Plaintiffs further claim that Uber's fraudulent representations violate 18 U.S.C § 1962(b), which prohibits any person "from acquiring or maintaining...any...control over an enterprise through a pattern of racketeering activity, " because Uber's expanding Boston customer base induces increasing numbers of Boston taxi drivers to become Uber-affiliated taxis, thereby enabling Uber to exercise an increasing level of control over the taxi operations in Boston.

Finally, plaintiffs allege that Uber's conduct violates Section 1962(c), which prohibits

any person employed by or associated with any enterprise engaged in, or the activities of which affect, interstate or foreign commerce, to conduct or participate, directly or indirectly, in the conduct of such enterprise's affairs through a pattern of racketeering activity.

18 U.S.C § 1962(c).

1. Pleading with particularity

The Court, in adopting Magistrate Judge Bowler's R&R, accepted her determination that the plaintiffs' original complaint adequately pled a scheme to defraud and an intent to deceive. With respect to the third prong of the wire fraud claim, however, plaintiffs failed to specify the time and place of the use of intestate wire communications to satisfy the particularity requirement of Federal Rules of Civil Procedure 9(b). The RICO Counts were dismissed without prejudice and plaintiffs were afforded the opportunity to amend their complaint to particularize the time and place of the use of interstate wire communications.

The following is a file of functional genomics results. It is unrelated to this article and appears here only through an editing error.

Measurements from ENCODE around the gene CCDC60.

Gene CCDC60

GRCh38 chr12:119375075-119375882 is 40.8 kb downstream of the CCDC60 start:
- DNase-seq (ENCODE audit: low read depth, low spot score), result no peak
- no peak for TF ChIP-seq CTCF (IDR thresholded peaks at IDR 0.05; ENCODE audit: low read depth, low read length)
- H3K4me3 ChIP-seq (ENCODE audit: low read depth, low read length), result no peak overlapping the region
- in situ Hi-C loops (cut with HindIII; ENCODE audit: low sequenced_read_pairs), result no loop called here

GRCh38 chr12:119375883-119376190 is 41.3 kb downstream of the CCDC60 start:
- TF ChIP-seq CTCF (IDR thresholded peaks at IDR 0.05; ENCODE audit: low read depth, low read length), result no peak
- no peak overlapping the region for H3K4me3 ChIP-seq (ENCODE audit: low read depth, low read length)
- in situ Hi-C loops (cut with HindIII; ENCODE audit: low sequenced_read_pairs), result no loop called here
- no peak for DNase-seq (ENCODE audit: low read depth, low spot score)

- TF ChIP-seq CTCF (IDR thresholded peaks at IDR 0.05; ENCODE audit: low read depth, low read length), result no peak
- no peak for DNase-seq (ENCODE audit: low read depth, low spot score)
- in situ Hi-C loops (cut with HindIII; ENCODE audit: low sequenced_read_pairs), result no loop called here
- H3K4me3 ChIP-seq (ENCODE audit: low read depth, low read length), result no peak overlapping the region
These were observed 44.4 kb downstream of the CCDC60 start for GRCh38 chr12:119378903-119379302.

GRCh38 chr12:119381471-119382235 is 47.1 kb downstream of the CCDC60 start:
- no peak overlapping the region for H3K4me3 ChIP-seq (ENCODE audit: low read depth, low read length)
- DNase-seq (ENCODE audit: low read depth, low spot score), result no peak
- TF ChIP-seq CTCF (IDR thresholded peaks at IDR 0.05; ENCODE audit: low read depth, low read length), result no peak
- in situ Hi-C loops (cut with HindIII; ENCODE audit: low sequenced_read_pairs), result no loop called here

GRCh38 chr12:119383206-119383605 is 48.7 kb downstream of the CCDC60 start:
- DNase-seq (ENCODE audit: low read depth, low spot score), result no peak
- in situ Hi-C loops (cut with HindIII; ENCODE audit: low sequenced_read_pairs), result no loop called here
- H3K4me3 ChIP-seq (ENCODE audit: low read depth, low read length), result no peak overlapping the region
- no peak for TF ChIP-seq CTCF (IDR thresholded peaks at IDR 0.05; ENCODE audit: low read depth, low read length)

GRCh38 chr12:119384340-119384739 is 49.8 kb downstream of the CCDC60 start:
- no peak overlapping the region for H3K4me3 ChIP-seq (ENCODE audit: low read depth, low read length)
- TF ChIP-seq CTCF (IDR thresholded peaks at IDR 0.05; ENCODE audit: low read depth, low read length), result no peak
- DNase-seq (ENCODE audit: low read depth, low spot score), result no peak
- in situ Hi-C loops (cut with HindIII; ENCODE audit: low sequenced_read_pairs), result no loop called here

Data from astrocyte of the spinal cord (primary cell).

In their amended complaint, plaintiffs 1) allege that the violation occurred continuously between mid-October, 2012 and March 13, 2013 or later through the Uber website, 2) identify two individuals by name who signed up for Uber on May 27, 2012 and December 29, 2012 and 3) claim that every one of the thousands of Massachusetts residents who signed up for Uber was falsely informed by the Uber website as part of the sign-up process.[1]